“Harold & Maude” — An Affirmation of Natural Life

An Analysis of Hal Ashby’s film Harold & Maude

Though there are many things to draw upon in the film, to me I felt that both Harold and Maude were representations of different environments. Maude, in this case, symbolizes not only the natural environment but also true meaning; whereas Harold can be seen to symbolize a societal environment as well as the meaninglessness that arises from created tensions. Maude’s experience with oppression is, no doubt, drowning in meaning that is born from time spent in a concentration camp (Hal Ashby, the director, does an excellent job of only providing us with a glimpse of this as her tattoo, perhaps as a way to bring more awareness to the meaningful effect and not so much the oppressive cause). In this way, her connection with existence is powerful and her actions are willfully significant. Harold, on the other hand, a youth during the Vietnam War, shows no real significance or meaning for his obsession with death. We are given no insight into his past to suggest a purposeful reason for his attention-seeking place in society.

Hal Ashby creates Maude as a character who appreciates Nature’s gifts and embraces the impermanence of everything that makes up a life. Ashby animates her with a yellow umbrella after a funeral to subtly remind us of death as a part of life, and even makes several relations of her with breath: For example, her letting Harold breathe an oxygen tank filled with flavors of snowfall; showing him the yoga breath called “breath of fire”; letting him smoke from her hookah water pipe; and, most importantly, her concern, care, and love for plants—showing the importance of a coexistence not only with humans, but also with Nature; as plants and animals work together to provide breath and life for one another.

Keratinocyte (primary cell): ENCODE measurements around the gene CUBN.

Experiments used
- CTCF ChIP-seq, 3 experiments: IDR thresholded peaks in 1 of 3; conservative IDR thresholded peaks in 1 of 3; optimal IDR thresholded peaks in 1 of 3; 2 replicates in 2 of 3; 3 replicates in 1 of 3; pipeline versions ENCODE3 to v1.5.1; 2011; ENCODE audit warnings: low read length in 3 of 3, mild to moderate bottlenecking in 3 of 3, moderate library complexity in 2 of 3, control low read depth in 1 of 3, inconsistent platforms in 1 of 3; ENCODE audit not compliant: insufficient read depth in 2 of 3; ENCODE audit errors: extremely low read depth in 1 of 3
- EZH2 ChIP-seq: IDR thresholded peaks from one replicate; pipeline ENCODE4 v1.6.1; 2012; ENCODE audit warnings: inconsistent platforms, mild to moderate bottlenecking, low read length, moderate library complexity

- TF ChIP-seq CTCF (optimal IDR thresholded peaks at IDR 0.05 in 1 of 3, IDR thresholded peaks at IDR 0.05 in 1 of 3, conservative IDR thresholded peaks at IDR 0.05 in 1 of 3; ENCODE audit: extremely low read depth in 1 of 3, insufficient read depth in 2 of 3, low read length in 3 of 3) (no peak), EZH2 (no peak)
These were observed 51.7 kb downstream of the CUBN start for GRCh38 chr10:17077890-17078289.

Maude also seems to be a rejection of any adopted moralities; we can assume as a result of her experiences in the Holocaust. Though Harold points out to her the ‘immorality’ of taking people’s cars and upsetting people, she continues to do so based on her own intent and not that which is imposed on her or implied from some alternative ‘morality’.

Slowly we see Harold accepting his existence, as a warm blood runs through his once pale face toward the end of the film. The ultimate affirmation for him is when he sends his hearse over a cliff onto the ocean’s shore. Perhaps synonymous with emptiness and meaninglessness, his hearse was once something that (literally and metaphorically) drove him through life, casting a grim murkiness onto his perceptions of existence. The hearse being sent onto the ocean’s shore can also be seen as a reuniting of life (the ocean which bores existence) and death (symbolized by the hearse).

His ability to affirm existence after Maude’s death is shown in the final scene when he strums his banjo—creating a ‘music’ for life—while walking amidst the lengths oforganic, natural phenomenon.

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